“Sure, it would be better to know, the first day, if the candidate is going to make it. It’s such a struggle. Agonizing. Sometimes, I want to tear my hair out. Sometimes, I just want to quit,” Janice lamented.
“Tell me more,” I prompted.
“When I became a manager, three years ago, I was all excited. My chance to step up in the world, assume more responsibility. I would have a team that would report to me. I would have respect.”
“That’s not really how it all turned out. I mean, it has its good days and bad days, but hiring people, I mean, hiring the right people is really tough. Seven people over two years. One problem, I don’t do it often enough to get good at it. Do the math, on average, once every four months I have to go back to the drawing board. It’s like starting all over, again,” she explained.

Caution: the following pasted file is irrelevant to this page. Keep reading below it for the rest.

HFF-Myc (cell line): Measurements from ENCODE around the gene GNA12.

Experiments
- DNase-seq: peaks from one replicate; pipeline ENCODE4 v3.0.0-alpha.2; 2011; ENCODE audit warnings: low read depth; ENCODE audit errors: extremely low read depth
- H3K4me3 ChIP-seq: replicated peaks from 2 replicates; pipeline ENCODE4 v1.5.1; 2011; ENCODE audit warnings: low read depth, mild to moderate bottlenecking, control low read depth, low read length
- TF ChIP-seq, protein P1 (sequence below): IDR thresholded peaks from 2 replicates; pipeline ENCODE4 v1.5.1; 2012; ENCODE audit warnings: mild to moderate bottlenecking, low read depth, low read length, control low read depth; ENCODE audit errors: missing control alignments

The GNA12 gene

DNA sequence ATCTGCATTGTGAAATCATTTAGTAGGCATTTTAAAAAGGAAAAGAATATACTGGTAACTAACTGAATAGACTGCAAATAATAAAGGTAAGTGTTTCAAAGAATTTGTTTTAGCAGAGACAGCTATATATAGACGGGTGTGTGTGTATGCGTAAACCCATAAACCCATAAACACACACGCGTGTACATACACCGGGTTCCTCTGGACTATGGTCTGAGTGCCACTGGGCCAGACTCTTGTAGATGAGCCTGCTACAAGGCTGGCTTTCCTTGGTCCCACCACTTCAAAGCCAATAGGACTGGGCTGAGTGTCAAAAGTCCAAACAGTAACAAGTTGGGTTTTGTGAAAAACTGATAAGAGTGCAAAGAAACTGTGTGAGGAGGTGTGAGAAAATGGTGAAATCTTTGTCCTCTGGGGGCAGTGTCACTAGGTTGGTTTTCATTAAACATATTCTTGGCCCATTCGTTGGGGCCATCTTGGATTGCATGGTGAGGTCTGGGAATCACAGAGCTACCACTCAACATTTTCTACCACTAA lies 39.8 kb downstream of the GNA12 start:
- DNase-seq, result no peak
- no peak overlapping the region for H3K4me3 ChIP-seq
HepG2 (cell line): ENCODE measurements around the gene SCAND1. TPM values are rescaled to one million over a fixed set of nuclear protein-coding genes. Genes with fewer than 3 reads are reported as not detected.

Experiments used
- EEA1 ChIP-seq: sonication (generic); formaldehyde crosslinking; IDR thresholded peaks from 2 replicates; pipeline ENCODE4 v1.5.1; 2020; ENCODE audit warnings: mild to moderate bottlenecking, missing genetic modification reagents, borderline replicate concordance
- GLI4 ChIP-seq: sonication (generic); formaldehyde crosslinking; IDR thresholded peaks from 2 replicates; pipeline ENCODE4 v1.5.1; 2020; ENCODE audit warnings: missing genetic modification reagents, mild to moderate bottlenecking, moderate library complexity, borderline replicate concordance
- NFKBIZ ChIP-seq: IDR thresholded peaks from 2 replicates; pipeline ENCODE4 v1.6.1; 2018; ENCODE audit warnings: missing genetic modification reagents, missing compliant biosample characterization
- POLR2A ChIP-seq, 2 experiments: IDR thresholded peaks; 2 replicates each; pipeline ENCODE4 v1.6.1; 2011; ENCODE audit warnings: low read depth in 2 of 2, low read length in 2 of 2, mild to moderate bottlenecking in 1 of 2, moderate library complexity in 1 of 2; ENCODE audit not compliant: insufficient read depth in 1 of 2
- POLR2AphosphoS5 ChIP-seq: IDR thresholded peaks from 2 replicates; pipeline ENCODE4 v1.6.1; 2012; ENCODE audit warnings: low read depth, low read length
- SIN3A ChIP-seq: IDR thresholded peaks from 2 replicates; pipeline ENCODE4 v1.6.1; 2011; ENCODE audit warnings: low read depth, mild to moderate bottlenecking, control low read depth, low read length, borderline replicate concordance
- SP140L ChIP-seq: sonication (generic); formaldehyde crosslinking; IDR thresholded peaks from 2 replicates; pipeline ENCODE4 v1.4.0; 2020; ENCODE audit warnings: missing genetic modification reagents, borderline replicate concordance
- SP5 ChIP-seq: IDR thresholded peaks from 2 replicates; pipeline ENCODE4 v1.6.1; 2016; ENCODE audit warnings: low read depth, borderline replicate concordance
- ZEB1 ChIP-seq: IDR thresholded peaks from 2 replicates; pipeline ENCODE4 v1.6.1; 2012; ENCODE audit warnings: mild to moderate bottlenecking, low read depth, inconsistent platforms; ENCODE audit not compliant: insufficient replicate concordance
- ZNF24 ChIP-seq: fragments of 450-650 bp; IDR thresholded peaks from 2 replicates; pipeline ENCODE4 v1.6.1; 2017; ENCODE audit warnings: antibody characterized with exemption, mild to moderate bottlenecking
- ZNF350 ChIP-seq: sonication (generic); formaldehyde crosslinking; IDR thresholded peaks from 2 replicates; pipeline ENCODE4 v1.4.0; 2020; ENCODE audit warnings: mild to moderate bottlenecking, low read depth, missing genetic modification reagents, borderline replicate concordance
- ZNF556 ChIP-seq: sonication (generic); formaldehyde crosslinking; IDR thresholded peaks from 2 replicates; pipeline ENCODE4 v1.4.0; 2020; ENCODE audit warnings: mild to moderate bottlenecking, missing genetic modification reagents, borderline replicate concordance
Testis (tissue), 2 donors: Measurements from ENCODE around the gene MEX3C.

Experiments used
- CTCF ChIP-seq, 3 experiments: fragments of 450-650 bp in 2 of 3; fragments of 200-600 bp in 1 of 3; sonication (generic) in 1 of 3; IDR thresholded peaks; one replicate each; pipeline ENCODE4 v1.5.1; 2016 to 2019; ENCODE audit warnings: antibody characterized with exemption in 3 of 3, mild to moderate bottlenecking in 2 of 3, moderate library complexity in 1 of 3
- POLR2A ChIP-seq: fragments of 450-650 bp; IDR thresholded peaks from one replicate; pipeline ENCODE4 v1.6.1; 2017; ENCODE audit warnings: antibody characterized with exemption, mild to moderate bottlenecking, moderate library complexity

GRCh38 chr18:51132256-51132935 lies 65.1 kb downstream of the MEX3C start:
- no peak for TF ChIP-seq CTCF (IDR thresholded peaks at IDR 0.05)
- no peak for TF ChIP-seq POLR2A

“If you did this hiring thing well, what would life be like, as a manager?” I asked.
“All that I dreamed about when I became a manager,” she replied. “I thought the role of a manager would be uplifting, important. But I always feel like I am down in the weeds. And I can tell, it’s because I don’t have the right people on my team.”
What’s Your Point?
Hiring managers don’t practice enough to get good at hiring (unless they practice). Headhunters practice everyday and they role play with your candidates. They anticipate inane questions in the interview so manicured responses sound elegant. Hiring managers don’t practice enough, so they get fooled almost every time. In what way could the hiring manager spend enough time thinking and practicing to make this a better process? If this job is done well, life as a manager is a wonderful experience.